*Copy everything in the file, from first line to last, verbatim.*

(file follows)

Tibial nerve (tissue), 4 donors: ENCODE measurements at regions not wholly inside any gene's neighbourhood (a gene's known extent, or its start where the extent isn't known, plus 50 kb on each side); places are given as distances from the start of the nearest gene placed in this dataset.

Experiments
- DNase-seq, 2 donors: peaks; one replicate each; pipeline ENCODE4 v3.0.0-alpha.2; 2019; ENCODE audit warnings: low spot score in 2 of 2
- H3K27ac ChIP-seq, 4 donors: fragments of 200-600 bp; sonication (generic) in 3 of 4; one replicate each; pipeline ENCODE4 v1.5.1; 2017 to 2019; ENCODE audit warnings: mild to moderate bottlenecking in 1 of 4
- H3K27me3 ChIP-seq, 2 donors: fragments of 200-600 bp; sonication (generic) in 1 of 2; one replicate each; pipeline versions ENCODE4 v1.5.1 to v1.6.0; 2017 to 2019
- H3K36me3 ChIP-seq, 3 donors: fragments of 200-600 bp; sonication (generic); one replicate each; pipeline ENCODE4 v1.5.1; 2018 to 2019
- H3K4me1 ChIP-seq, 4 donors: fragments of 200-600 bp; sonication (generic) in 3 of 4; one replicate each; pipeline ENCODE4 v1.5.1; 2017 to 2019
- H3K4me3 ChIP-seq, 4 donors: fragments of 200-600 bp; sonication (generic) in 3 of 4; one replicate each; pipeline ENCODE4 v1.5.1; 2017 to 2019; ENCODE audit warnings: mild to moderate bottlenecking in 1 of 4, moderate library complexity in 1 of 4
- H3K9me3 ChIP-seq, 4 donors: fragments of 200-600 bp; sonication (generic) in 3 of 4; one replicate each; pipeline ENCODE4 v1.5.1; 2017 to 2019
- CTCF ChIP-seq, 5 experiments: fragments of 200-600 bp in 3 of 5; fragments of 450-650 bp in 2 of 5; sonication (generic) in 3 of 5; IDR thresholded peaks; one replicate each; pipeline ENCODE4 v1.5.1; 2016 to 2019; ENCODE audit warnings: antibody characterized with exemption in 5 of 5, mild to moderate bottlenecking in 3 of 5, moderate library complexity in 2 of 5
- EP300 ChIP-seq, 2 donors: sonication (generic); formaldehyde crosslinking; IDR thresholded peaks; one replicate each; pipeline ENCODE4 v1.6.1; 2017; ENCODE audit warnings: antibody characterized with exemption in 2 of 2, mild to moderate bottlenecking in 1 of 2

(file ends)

Tibial nerve (tissue), 4 donors: ENCODE measurements at regions not wholly inside any gene's neighbourhood (a gene's known extent, or its start where the extent isn't known, plus 50 kb on each side); places are given as distances from the start of the nearest gene placed in this dataset.

Experiments
- DNase-seq, 2 donors: peaks; one replicate each; pipeline ENCODE4 v3.0.0-alpha.2; 2019; ENCODE audit warnings: low spot score in 2 of 2
- H3K27ac ChIP-seq, 4 donors: fragments of 200-600 bp; sonication (generic) in 3 of 4; one replicate each; pipeline ENCODE4 v1.5.1; 2017 to 2019; ENCODE audit warnings: mild to moderate bottlenecking in 1 of 4
- H3K27me3 ChIP-seq, 2 donors: fragments of 200-600 bp; sonication (generic) in 1 of 2; one replicate each; pipeline versions ENCODE4 v1.5.1 to v1.6.0; 2017 to 2019
- H3K36me3 ChIP-seq, 3 donors: fragments of 200-600 bp; sonication (generic); one replicate each; pipeline ENCODE4 v1.5.1; 2018 to 2019
- H3K4me1 ChIP-seq, 4 donors: fragments of 200-600 bp; sonication (generic) in 3 of 4; one replicate each; pipeline ENCODE4 v1.5.1; 2017 to 2019
- H3K4me3 ChIP-seq, 4 donors: fragments of 200-600 bp; sonication (generic) in 3 of 4; one replicate each; pipeline ENCODE4 v1.5.1; 2017 to 2019; ENCODE audit warnings: mild to moderate bottlenecking in 1 of 4, moderate library complexity in 1 of 4
- H3K9me3 ChIP-seq, 4 donors: fragments of 200-600 bp; sonication (generic) in 3 of 4; one replicate each; pipeline ENCODE4 v1.5.1; 2017 to 2019
- CTCF ChIP-seq, 5 experiments: fragments of 200-600 bp in 3 of 5; fragments of 450-650 bp in 2 of 5; sonication (generic) in 3 of 5; IDR thresholded peaks; one replicate each; pipeline ENCODE4 v1.5.1; 2016 to 2019; ENCODE audit warnings: antibody characterized with exemption in 5 of 5, mild to moderate bottlenecking in 3 of 5, moderate library complexity in 2 of 5
- EP300 ChIP-seq, 2 donors: sonication (generic); formaldehyde crosslinking; IDR thresholded peaks; one replicate each; pipeline ENCODE4 v1.6.1; 2017; ENCODE audit warnings: antibody characterized with exemption in 2 of 2, mild to moderate bottlenecking in 1 of 2